Tag Archives: psychiatry

Being Bipolar – Dis-Ordered systemic narrative and an opportunity to regain control.

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The National Disability Insurance Scheme in Australia and mental illness.

 

There really seems to be two trains of thought around medication and Bipolar Disorder. Those who think medication is a certainty, an absolute Medication is crucial for managing bipolar disorder”, “Bipolar disorder is probably the main psychiatric disorder where medication is absolutely essential. I’ve had people ask me if there’s any way to do this without medicine. [My answer is] absolutely not.” 1 and the anti-medication and anti-psychiatry movement (and the points in between where the two movements meld). Head along to any anti-medication page on the web and you will read plenty of points as to why they are opposed to medication, with little focus on how to achieve better outcomes on the whole. The anti-medication movement seems set against medical ‘tools’ (in this instance, medication) that can assist in managing fluctuations and outright swings in moods. I found a handful of useful sites that propose ways in which to manage Dis-Order without medication who also were reasonable enough to recommend the use of medication if required to stabilise.

 

The more medicalised and psychology and psychiatry based sites reveal the opposite. Some suggesting that the Dis-Order in Bipolar is unmanageable without medication (see above quotes). As with most topics the two opposing arguments seemed ‘preachy’ and self-righteous and for myself personally, both were as hard to stomach as the other.

 

Unlike many other illnesses, it appears that when it comes to mental health and mental illness everyone has an opinion. Unlike other illnesses there appears to be a perception that the general populous is somehow entitled to have a point-of-view about our lived experience. “You should be on medication”, “psychiatry is a money-making and corrupt industry and you should be off medication”, “have you tried just controlling your moods better?”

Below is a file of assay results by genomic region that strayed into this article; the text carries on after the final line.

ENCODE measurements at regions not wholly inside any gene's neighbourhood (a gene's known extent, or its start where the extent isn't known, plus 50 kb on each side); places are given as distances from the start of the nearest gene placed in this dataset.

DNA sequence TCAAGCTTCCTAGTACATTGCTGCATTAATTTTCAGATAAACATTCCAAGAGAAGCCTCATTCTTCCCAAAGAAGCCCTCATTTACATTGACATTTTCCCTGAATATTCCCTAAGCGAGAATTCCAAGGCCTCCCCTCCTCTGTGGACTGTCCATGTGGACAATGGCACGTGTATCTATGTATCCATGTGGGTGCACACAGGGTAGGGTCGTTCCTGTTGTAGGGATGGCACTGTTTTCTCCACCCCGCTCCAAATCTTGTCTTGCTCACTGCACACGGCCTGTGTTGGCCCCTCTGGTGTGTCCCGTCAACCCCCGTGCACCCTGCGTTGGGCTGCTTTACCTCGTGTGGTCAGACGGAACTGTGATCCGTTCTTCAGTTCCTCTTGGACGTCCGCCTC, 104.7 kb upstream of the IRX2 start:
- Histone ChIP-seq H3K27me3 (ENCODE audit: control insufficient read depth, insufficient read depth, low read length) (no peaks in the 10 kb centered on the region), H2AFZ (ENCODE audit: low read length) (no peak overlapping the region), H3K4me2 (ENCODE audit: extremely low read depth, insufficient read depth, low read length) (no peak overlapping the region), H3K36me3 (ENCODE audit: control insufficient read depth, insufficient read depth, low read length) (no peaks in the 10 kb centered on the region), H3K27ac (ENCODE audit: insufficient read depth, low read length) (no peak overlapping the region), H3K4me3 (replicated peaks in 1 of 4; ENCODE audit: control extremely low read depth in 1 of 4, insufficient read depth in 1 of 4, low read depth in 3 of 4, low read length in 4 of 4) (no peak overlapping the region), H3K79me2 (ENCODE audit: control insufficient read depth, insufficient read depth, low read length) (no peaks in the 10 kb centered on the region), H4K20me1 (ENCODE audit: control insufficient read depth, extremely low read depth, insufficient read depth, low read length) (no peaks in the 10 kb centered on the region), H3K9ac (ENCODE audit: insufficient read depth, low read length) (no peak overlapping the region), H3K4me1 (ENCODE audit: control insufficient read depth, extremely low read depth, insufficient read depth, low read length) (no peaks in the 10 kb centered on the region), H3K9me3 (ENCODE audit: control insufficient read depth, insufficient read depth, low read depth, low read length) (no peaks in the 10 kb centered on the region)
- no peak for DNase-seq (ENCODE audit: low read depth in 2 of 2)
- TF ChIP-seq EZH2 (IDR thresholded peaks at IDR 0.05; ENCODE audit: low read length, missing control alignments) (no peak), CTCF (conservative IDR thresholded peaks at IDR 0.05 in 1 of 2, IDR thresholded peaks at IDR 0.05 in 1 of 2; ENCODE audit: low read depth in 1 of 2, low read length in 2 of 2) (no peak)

Jars

On occasions I purposefully choose not to disclose my lived experience for want of not changing the dynamics of the conversation at hand. I get to hear both the good and the archaic opinions and perceptions in relation to mental illness. Working in an executive role within the field of mental illness/health I get to hear it all and while I recognise there have been great improvements, we still have some way to go. I sat in a meeting recently with some case managers/workers who were discussing a change coming through Australia at the moment – the National Disability Insurance Scheme2 (NDIS). In a nutshell the NDIS has the power to mobilise and enable people (such as myself) who have a mental illness to make their own choices around the services they receive to assist manage their illness. It’s an interesting time as the power balance between services/carers shifts towards the service user themselves. The rolling out of the NDIS seems to have (at least in my experience) heightened the entitlement to ‘have an opinion’ of those of us with a lived experience.

 

The NDIS means that people with a lived experience who have previously been (with all due respect to carers) disempowered to make their own decisions around their care and now being encouraged (at least by the NDIS) to-do so. This is creating a remarkable amount of Dis-Order within the system and the way in which we (again) talk about those with a mental illness. Here we have people who have been ‘unable’ to make their own care decisions for 10, 20 and 30+ years, who under the NDIS are suddenly able to make choices to achieve the best possible outcome for their health. There are murmurs in the mental health sector that service users are ‘struggling’ to make these choices and are thereby missing out on services they are entitled to (services now only get paid when a service user selects them over another service provider, so you can see how this can seem problematic for the service providers, while being great for people with lived experience in the long run). What service providers are forgetting is that a Dis-Ordered system has been created around us, one which disengages us from autonomy and self-control, a system, which has historically silenced our care choices and made decisions for us and on our behalf. Especially for those with more severe and persistent mental health issues, the new liberating and enabling system under the NDIS is a new narrative for many – What? I get a choice in my health care? Yes we do.

 

The NDIS has bought about the polarising opinions of many, of carers, of guardians and of service providers. Again, like with the medication debate, those WITHOUT the lived experience are expressing their point-of-view, speaking on behalf of people with a mental illness, albeit guised as concern for the individual (concern which may be genuine to an extent) and cloaked in a thin veil of caring. I say this because I am privy to these conversations without people knowing of my experience of Bipolar and when I dig a little deeper under people’s concerns for ‘us’, it becomes apparent that there is apprehension about the shift of power from services and carers to the service user themselves. Undoubtedly if a carer or a service provider were to read this, I’m sure to have caused offence and to be criticised as not understand their actual intentions. Fine.